A new approach to performance simulation of heterojunction III-V solar cells


An Italian research team has proposed a new theoretical approach which is said to describe with improved accuracy the propagation of electromagnetic waves in heterojunction III-V solar cells.

The scientists said the proposed approach combines the scattering matrix method (SMM), which is the mostly utilized method for the performance simulation of multijunction cells, with the Hovel model, which is also used to assess the electrical characteristics of solar cells but is known for being unable to detect interference effects.

The SMM is generally used to solve Maxwell's equations, which are applied to develop mathematical models for electric power generation, optical, and radio technologies. “However, if the advantage of TMM over the Hovel model is the ability to calculate more accurately the electromagnetic radiation inside the solar cell structure, its disadvantage is the higher complexity,” the scientists admitted.

Numerical stability

They further explained that combining the simplicity of the Hovel model and the precision of the TMM has enabled them to analyze the propagation of electromagnetic waves inside the solar cell structures without suffering of numerical instability, which increases particularly when a multijunction cell reaches a certain thickness.

The research group said the validity of their approach was initially demonstrated on triple junction solar cells based on indium gallium phosphide (InGaP), indium gallium arsenide (InGaAs) and germanium (Ge). This analysis has provided, according to the scientists, simple analytical solutions of the continuity equation, without losing, at the same time, the accuracy for analyzing the propagation of electromagnetic waves inside the InGaP/InGaAs/Ge cells structures, taking into account the interference effects.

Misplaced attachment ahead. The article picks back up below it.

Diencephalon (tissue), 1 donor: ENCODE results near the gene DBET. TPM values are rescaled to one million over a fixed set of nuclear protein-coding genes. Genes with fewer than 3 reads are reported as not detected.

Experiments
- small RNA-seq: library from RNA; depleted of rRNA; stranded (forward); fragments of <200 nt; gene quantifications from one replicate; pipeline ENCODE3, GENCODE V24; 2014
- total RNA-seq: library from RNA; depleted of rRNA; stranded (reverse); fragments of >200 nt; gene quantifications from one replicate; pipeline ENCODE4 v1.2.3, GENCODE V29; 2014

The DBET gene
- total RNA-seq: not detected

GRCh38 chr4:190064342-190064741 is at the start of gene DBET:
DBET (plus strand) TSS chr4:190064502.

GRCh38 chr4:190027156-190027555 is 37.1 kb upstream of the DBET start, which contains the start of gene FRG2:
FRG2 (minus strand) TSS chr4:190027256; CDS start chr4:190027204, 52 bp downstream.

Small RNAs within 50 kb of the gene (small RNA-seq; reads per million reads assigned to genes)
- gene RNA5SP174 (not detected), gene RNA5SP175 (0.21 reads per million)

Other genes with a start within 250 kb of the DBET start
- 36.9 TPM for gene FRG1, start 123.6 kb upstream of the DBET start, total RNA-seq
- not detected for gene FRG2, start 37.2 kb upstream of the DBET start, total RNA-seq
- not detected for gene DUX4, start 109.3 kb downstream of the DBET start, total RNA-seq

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Real performance simulation

At a later stage, the method was applied for a performance simulation of quadruple junction cells of the same type, in which even a 100 micron thick layer has been included. “In the simulation, the current‐voltage (I‐V) curves have been obtained neglecting the series and shunt resistance (ideal I‐V curves),” the researchers wrote.

The researchers also claim to have demonstrated that the generation function calculated by applying SMM can be notably simplified, once the interference of counterpropagating waves in the active layers of the solar cell can be omitted. “It is possible to get sufficiently precise analytical solutions of the continuity equation in the quasi‐neutral regions of the subcells of the MJ device,” they wrote.

The scientist affirmed that the simulation has also showed that, with proper antireflective coating, quadruple junction solar cells made of indium gallium phosphide (InGaP), indium gallium arsenide (InGaAs) silicum germanium and tin (SiGeSn) and germanium (Ge) may reach efficiencies of 50%.

The findings of the research were described in the paper A new theoretical approach for the performance simulation of multijunction solar cells, published in Progress in Photovoltaics.

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